At Meet-And-Greet, CT Rep. Chris Murphy Meets Some Hostility

Hartford Courant

Photo by BETTINA HANSEN, Hartford Courant, August 5, 2009

Photo by BETTINA HANSEN, Hartford Courant, August 4, 2009

August 5, 2009

SIMSBURY–Chanting “Dump Chris Dodd” and “No national health care,” scores of angry constituents confronted U.S. Rep. Chris Murphy at a meet-and-greet outside the Super Stop & Shop Wednesday afternoon.

Murphy, a Democrat who represents the 5th District, routinely holds informal office hours at supermarkets and strip malls, but such gatherings are generally uneventful. This time, many of the 150 or so attendees were so boisterous that Stop & Shop management called the police to ask that the crowd be moved from the store’s entrance.

The scene in Simsbury is being replayed throughout the nation this week as congressional Democrats convene town hall forums and other public get-togethers to win support for the Obama administration’s plan to overhaul the health care system.

One conservative group critical of the plan has put out a call to members, encouraging them to attend these gatherings and voice their opposition to the member of Congress hosting the event. U.S. Sen. Christopher Dodd, a Democrat and a leading architect of the health care overhaul, has become a chief target.

Democrats pointed to the rowdy, sometimes vicious tone of some of the comments and said that the protests were part of a well-funded and organized effort to derail the health care plan. Wednesday’s protest drew activists from the Tea Party movement and the so-called Dump Dodd campaign.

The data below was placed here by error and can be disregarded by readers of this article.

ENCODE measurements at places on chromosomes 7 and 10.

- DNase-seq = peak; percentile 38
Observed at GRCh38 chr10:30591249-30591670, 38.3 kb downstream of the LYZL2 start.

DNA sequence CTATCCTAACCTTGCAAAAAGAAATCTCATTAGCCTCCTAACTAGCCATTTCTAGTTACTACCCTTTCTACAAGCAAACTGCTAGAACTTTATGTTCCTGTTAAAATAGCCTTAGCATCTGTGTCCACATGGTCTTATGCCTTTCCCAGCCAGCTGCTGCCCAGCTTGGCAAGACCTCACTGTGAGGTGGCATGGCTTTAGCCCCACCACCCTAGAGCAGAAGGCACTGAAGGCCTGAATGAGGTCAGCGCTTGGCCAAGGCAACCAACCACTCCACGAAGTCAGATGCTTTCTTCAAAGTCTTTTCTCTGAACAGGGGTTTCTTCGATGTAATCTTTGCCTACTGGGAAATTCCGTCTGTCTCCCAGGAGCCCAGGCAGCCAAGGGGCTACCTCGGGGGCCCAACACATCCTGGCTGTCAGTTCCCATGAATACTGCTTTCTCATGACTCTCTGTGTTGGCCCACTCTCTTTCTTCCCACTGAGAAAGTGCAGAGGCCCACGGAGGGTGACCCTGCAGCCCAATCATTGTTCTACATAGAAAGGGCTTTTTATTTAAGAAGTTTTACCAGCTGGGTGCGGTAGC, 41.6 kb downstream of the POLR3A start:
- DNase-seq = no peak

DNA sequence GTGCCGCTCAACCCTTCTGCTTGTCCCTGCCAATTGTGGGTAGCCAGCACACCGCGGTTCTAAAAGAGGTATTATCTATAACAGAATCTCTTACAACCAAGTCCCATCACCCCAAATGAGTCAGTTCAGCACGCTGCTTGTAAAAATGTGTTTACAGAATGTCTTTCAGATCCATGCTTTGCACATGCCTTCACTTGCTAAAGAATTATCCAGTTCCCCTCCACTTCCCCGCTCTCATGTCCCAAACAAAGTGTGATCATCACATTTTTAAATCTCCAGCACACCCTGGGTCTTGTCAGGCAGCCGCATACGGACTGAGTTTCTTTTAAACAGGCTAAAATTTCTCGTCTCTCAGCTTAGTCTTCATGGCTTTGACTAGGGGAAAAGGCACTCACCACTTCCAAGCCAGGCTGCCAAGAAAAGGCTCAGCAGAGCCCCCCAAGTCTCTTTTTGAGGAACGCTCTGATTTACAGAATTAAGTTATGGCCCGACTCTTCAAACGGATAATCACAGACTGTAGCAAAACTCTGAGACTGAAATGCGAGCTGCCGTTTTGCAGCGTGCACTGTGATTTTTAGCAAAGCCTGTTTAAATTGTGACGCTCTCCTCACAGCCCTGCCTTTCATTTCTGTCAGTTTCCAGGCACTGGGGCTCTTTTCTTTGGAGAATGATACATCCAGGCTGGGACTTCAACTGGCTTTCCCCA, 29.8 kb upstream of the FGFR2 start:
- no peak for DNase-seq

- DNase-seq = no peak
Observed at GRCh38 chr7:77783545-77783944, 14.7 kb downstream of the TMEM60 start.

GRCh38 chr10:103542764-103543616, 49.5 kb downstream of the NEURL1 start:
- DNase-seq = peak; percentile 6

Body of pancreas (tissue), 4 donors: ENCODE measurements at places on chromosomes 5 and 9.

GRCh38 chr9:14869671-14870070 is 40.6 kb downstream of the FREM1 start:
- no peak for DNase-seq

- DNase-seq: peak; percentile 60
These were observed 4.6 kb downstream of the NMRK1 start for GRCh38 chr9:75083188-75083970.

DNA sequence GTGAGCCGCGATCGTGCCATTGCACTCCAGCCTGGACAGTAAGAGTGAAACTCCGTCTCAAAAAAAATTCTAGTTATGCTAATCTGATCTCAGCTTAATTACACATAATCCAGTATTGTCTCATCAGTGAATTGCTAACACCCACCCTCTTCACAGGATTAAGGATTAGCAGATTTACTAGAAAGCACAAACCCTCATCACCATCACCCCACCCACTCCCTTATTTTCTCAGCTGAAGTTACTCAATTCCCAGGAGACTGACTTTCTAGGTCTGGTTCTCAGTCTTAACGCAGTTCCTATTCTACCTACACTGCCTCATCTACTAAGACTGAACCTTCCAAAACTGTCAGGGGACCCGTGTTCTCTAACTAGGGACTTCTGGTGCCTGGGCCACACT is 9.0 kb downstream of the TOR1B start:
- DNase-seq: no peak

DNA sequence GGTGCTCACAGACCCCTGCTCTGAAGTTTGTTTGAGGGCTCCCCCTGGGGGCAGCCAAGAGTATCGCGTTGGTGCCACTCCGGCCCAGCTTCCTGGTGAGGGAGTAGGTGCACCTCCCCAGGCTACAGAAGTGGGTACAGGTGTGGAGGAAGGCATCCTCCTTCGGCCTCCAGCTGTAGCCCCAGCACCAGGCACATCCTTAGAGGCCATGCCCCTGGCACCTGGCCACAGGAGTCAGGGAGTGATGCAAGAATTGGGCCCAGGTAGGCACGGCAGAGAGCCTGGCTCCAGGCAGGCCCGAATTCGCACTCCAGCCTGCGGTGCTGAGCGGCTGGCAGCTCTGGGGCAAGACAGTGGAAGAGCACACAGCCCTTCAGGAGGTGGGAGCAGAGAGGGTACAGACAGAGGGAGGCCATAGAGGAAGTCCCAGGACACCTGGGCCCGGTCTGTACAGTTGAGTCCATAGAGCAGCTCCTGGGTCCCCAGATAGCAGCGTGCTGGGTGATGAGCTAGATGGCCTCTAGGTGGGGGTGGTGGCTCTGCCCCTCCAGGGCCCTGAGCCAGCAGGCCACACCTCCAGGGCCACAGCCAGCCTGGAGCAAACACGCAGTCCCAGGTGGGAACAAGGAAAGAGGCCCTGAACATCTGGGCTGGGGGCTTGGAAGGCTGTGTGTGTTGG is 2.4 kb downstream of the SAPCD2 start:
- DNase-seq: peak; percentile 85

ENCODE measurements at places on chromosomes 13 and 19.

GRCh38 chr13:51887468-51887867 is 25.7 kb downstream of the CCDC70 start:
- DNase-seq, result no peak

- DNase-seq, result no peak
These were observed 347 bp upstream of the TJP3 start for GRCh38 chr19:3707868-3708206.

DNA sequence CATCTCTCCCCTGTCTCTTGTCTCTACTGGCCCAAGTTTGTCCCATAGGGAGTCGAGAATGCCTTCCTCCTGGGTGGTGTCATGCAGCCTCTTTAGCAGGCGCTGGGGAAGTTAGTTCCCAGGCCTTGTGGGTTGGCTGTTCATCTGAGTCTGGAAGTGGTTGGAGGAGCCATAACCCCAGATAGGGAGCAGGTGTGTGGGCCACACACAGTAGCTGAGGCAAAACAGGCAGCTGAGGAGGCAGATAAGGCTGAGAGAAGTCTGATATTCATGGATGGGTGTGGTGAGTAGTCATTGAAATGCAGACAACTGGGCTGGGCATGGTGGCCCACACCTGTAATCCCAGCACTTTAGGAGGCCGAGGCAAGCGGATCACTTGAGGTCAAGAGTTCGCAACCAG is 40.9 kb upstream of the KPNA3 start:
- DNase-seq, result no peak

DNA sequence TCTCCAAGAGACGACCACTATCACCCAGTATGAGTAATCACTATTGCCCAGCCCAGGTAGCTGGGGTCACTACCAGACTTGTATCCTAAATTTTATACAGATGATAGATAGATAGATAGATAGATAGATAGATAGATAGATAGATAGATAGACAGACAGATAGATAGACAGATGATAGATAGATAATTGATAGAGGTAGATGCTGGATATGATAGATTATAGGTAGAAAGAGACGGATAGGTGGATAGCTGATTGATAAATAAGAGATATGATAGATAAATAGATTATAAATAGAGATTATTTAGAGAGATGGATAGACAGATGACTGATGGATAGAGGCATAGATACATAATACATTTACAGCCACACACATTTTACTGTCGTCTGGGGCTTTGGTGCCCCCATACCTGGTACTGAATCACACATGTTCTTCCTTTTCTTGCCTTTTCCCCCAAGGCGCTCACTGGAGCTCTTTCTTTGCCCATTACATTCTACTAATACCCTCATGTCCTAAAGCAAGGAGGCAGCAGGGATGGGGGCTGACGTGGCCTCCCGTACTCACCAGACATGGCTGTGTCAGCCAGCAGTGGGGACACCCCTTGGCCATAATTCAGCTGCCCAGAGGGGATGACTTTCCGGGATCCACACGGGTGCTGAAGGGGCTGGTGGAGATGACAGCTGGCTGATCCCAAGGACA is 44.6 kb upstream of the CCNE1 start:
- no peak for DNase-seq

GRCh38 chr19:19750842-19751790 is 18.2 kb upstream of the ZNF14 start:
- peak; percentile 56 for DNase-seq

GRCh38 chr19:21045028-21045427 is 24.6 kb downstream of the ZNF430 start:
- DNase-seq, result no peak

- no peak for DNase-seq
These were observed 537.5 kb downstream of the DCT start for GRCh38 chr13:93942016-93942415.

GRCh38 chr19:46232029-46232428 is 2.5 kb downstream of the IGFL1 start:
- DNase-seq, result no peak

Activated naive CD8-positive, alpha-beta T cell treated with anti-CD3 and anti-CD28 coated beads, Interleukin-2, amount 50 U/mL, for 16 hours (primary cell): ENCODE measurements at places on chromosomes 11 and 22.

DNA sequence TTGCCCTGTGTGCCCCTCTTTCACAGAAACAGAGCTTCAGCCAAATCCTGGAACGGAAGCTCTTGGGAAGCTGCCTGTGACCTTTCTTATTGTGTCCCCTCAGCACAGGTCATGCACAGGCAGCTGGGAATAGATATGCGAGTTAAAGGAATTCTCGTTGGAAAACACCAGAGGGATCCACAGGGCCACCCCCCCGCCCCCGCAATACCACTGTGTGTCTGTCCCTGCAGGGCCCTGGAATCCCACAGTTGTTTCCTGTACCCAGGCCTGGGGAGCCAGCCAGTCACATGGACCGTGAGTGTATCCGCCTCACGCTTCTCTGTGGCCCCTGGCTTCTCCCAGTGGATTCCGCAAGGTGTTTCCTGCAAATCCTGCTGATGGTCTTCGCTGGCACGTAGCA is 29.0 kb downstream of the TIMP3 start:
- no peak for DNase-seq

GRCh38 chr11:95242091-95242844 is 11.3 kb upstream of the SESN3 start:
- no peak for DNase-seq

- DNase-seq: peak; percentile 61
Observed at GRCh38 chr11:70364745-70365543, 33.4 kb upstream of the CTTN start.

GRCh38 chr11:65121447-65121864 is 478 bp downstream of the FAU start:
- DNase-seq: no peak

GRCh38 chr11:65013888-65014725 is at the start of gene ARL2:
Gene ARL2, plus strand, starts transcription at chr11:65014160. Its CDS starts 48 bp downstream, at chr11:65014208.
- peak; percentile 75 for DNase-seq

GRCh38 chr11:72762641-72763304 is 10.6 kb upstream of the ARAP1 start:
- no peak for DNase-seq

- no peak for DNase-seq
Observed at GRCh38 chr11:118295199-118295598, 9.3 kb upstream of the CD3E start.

But many who attended were not affiliated with an established group. Maryann Culkin, a stay-at-home mother from Avon, said she represents no one but herself. She went to Stop & Shop simply because she wanted to have a word or two with her congressman.

“For the first time in my life, I’m embarrassed and scared of where my country is going,” Culkin told Murphy. She is worried about how the government will pay for Obama’s health care policies.

Murphy said it didn’t matter to him whether those attending were part of a coordinated effort or just on their own.

“Any time I’m talking to my constituents in an unfiltered way I consider it productive,” he said in a phone interview afterward.

Murphy acknowledged that a few angry voices dominated the gathering, at least initially. But he said that didn’t bother him. “Was that out of a Norman Rockwell town meeting painting? No. But there are big issues being discussed in Washington … and people have a right to be concerned, even angry about it.

[Click on the photo to enlarge the image.]

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